Seeing past the bumps in the road
How's your outlook? Are things going well for you right now? I hope so.
How would you finish this sentence: "Life is like..."?
There are many creative ways to finish the phrase.
Life is like a mirror. Smile, and it smiles back at you.
I like that one.
We can waste a lot of time looking at these quotes. But here's just two more:
- Life is like a highway.
- Life is like a roller coaster.
Which would you prefer? Some of us love riding roller coasters, but probably not all day, every day. Many would prefer a smooth ride with the top down and music playing.
Life's reality lies somewhere between the two. It is a long drive on hills that dip and climb for most of us. It would be nice to be able to see farther down the road, but we can only see the top of the next hill.
What lies beyond the hill?
We are all, unfortunately, like distracted drivers. In spite of knowing we can't see over the next hill, we still tend to cruise right over it.
The hill is always there, and the other side always dips. At times, it's a gentle slope, but at other times it feels like our stomachs have just fallen out.
Why this matters
We tend to perceive life as a mostly stable progression. We would like to attend a good school, find a suitable job, find a partner we can enjoy life with, gather some material resources, and enjoy a comfortable life. Some people achieve all these things. Even so, this view overlooks the fact that we all experience stressful and painful events.
In this article, we'll examine just a few, hopefully enough to shake you out of this dream without depressing you. As I live in the United States, I will provide statistics regarding my home country. Here, life expectancy is 79 years, but we can also expect to spend 11 of those years, on average, suffering from diseases.Calculated from Mokdad, A. H., Ballestros, K., Echko, M., Glenn, S., Olsen, H. E., Mullany, E., Lee, A., Khan, A. R., Ahmadi, A., Ferrari, A. J., Kasaeian, A., Werdecker, A., Carter, A., Zipkin, B., Sartorius, B., Serdar, B., Sykes, B. L., Troeger, C., … Murray, C. J. L. (2018). The State of US Health, 1990-2016. JAMA, 319(14), 1444. https://doi.org/10.1001/jama.2018.0158 One in five people will experience mental illness in their lifetime. Approximately one in two will battle cancer.Lung cancer is the deadliest. Colorectal cancer and pancreatic cancer kill approximately the same number of people each year. But put together, they still don't claim as many lives as lung cancer. Protect your lungs and get regular screenings, especially if your doctor recommends them.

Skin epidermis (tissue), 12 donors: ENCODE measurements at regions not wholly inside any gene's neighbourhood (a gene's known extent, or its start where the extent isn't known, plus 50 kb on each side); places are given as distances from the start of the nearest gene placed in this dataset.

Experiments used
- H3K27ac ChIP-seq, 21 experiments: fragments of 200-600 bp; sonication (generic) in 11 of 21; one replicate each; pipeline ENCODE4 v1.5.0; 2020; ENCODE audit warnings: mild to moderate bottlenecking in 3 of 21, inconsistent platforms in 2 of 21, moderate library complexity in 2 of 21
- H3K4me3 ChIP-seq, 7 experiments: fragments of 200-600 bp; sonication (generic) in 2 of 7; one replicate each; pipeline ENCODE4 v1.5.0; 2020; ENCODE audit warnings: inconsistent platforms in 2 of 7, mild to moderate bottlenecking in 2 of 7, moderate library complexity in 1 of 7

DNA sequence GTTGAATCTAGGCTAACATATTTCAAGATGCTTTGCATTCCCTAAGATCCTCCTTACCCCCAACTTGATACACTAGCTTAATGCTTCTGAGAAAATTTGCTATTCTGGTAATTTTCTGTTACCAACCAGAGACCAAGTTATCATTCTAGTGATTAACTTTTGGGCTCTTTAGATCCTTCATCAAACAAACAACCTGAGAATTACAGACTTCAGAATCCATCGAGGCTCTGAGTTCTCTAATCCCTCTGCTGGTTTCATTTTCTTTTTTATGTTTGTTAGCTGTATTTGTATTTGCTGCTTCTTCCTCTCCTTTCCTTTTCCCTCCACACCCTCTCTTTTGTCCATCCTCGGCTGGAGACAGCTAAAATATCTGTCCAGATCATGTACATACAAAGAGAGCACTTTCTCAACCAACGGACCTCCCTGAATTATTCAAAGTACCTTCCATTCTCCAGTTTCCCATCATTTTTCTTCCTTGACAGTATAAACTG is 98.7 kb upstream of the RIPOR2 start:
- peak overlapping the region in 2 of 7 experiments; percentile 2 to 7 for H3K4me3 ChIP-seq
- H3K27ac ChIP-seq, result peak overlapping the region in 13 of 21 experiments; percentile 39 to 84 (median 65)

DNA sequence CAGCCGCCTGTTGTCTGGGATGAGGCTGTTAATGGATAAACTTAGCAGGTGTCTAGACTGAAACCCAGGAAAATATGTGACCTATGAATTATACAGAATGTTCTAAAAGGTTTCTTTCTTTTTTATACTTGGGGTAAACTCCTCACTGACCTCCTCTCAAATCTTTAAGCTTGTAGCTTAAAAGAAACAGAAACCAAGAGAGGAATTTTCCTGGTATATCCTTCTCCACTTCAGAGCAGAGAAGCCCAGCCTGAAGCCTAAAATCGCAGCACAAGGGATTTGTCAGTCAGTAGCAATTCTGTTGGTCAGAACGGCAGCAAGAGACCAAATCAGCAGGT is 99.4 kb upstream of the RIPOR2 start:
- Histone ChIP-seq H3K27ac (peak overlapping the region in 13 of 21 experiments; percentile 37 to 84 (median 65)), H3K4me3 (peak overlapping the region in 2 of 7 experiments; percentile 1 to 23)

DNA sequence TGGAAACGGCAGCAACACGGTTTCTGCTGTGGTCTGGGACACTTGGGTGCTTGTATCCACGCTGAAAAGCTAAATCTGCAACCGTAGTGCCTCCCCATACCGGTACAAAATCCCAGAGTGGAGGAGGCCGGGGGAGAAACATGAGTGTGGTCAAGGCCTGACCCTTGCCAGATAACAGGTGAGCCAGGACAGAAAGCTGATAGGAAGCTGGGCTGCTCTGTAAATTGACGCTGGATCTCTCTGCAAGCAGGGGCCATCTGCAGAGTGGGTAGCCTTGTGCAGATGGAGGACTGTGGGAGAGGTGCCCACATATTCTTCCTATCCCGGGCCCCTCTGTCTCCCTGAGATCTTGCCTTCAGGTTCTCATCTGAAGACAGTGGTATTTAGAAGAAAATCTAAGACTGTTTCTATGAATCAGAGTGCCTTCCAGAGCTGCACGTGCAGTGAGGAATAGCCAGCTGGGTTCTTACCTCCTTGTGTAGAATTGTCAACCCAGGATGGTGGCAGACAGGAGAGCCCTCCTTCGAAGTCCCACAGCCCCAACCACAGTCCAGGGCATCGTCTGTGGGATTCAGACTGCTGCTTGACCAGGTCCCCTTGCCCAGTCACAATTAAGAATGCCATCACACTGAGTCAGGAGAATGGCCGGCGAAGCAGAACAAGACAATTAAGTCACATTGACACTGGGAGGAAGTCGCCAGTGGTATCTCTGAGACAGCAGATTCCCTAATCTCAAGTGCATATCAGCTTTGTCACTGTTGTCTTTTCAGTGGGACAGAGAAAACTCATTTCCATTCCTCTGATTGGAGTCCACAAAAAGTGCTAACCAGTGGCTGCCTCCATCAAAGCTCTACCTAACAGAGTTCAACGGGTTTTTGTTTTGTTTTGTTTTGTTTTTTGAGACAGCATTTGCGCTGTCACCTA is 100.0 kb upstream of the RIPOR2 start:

These are major concerns. Yet they are only the tip of the iceberg. One source lists 90 life events that test our capacity to cope. It may be worth checking that list. There are probably some you are experiencing or have experienced already.
It is not just negative life events that cause stress. Stress is caused by any major change. Some of the positive changes may throw us off more because we might not understand our own reactions.
Not only do we rarely predict these sorts of events, but we also greatly underestimate their frequency. Bruce Feiler, author of Life Is in the Transitions: Mastering Change at Any Age, published in 2020, writes that big changes happen to everyone approximately every 12 to 18 months, with each of us experiencing major, life-altering changes three to five times in our lifetimes.
What to do
Besides being like driving on a steep highway, life is like driving in the fog. In most cases, we don't realize how steep the grade is until we're speeding down. What is the best course of action?
As a driver, you can do two things:
- Slow down. Be ready for sudden changes.
- Be prepared to take quick action when the grade drops.
On the road of life, how can we apply this? While striving for a better life makes sense, we should not forget that things will not always go smoothly. Bring some realism to your hopes and dreams. Rather than fighting change, be prepared to accept it.
Knowing that life will throw lemons at us in the future, let's consider:
- Preventive actions we can take now to reduce or avert disasters.
- Training that will get us ready for the next life change.